16 July 2010
Last updated at 12:51
Six years ago archaeologists in York unearthed 80 skeletons. Of the 60 or so complete skeletons, many showed signs of a violent death. After years of research the York Archaeological Trust believes that they may have been gladiators.
One in three of the skeletons found had one arm at least 5cm longer than the other. This is consistent with the effect of one-sided work from an early age such as regular sword practice. The cleaned up bones on the left are from the skeleton on the right.
Gladiator fights were brutal affairs. This jaw bone shows evidence of a deep cut, probably inflicted by the fighter's favoured weapon, a "gladius" sword, an example of which is shown below. It's not clear if the blow would have been fatal.
One of the skeletons had evidence of injuries inflicted by a large wild animal such as a bear, tiger or lion. Here you can see the deep indentations to part of the pelvis. On the right is a Roman marble relief showing a fight between a man and a lion.
One of the skeletons has what appear to be unusual solid metal leg rings. They don't appear to be shackles and the bones show signs of infection indicating they had been worn for some time. They may have been symbolic, perhaps of slavery, the experts say.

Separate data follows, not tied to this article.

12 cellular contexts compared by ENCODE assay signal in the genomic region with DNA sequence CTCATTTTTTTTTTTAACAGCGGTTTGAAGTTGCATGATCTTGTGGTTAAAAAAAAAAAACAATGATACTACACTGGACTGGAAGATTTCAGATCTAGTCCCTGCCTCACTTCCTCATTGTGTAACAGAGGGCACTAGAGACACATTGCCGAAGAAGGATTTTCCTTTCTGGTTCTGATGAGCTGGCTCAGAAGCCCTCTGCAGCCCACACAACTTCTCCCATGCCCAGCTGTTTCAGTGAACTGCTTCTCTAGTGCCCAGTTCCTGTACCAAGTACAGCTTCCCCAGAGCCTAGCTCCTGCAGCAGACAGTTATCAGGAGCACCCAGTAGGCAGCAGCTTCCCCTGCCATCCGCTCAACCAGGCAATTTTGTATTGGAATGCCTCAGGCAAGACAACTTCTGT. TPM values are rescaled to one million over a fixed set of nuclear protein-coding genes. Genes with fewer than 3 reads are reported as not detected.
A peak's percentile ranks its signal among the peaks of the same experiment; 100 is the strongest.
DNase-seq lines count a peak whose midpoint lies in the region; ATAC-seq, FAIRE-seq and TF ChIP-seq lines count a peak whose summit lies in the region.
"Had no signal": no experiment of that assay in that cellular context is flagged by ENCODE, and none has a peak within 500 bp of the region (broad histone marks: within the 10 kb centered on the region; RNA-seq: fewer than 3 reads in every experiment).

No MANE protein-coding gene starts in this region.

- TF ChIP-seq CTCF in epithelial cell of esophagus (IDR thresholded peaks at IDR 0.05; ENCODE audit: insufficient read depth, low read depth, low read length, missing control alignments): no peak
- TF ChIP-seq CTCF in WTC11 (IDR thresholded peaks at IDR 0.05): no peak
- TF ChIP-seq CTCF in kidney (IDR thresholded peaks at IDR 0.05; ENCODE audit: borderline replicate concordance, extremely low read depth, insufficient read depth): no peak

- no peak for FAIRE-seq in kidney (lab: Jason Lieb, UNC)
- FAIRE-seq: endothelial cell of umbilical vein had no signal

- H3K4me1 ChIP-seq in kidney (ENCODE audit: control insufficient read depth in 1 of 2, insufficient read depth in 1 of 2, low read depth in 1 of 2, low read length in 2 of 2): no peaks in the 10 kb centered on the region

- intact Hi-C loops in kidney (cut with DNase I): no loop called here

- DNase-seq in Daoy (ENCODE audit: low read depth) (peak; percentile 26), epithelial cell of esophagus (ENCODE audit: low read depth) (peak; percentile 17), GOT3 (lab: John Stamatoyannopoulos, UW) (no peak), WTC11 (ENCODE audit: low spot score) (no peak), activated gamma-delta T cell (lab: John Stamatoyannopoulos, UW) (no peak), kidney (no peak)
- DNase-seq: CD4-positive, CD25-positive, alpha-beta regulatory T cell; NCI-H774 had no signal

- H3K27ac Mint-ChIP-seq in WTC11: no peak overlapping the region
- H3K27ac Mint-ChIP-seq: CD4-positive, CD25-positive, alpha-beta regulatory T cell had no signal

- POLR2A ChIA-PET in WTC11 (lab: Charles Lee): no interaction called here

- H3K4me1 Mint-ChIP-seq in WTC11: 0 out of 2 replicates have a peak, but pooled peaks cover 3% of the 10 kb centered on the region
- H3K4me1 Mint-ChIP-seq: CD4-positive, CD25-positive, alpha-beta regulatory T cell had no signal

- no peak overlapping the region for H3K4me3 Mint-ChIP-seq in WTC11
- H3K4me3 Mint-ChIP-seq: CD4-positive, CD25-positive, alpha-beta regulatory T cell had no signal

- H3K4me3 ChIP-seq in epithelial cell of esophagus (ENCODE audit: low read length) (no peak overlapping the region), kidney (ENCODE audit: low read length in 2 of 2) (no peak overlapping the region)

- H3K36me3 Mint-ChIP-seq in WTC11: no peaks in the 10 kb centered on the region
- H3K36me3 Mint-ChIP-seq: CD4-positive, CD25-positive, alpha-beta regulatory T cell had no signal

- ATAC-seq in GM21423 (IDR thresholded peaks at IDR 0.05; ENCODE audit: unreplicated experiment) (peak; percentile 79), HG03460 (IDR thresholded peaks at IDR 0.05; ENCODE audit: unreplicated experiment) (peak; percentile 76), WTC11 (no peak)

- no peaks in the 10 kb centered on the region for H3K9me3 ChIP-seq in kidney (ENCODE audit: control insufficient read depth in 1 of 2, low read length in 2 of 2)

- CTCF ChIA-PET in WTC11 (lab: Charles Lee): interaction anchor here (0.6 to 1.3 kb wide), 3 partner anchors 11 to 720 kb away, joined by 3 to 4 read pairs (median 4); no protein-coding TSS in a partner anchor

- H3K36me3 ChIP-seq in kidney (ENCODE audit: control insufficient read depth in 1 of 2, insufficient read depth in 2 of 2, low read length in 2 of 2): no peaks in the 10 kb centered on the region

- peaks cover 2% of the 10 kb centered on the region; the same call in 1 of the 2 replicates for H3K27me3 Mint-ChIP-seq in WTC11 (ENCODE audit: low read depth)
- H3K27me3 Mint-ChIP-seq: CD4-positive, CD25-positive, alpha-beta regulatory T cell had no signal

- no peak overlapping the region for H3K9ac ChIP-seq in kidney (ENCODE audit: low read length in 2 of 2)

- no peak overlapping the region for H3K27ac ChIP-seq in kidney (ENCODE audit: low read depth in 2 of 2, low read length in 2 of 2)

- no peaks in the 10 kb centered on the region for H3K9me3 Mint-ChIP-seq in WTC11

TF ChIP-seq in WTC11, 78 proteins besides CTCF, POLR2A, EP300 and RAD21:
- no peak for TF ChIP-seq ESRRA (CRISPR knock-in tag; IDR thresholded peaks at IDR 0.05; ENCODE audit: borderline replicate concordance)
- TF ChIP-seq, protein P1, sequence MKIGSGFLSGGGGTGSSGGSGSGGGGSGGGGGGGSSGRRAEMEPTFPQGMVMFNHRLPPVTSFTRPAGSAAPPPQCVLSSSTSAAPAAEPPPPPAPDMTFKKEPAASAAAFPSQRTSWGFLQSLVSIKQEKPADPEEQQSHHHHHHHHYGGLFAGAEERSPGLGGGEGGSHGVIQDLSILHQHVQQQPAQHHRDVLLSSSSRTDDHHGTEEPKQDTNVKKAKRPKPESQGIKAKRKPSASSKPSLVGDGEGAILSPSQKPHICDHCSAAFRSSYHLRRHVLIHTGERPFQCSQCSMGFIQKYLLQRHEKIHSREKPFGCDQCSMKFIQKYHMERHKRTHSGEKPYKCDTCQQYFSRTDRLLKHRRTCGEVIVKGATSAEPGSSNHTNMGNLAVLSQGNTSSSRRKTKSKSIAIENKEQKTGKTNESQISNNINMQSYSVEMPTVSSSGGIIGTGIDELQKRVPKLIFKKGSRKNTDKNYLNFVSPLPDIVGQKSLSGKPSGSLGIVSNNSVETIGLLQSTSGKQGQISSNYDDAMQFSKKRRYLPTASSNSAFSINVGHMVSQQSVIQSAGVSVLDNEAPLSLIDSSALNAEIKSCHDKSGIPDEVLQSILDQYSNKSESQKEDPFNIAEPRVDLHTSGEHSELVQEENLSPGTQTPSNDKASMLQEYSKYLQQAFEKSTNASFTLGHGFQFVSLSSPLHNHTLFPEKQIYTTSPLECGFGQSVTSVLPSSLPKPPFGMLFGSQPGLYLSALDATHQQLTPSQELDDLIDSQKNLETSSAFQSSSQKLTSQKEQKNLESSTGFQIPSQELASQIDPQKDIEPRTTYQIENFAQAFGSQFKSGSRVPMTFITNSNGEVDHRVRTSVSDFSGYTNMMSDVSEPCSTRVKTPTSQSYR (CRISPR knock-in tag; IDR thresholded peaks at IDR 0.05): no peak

Vanquished or dying gladiators were often finished off with a blow to the head. This skull, showing the back of the head, has a long crack running from top left down to the bottom right, evidence of having received a heavy blow with a hammer type weapon.
Fifty of the 61 complete skeletons had been decapitated. This cervical vertebra shows a clean cut to the "spinous process" indicating that a mortally wounded or losing fighter was dispatched with a sword thrust through the neck.
The photographs and expert view were generously provided by Kurt Hunter-Mann (on the right) of the York Archaeological Trust. The images of the Gladius sword and marble relief are courtesy of the Trustees of the British Museum.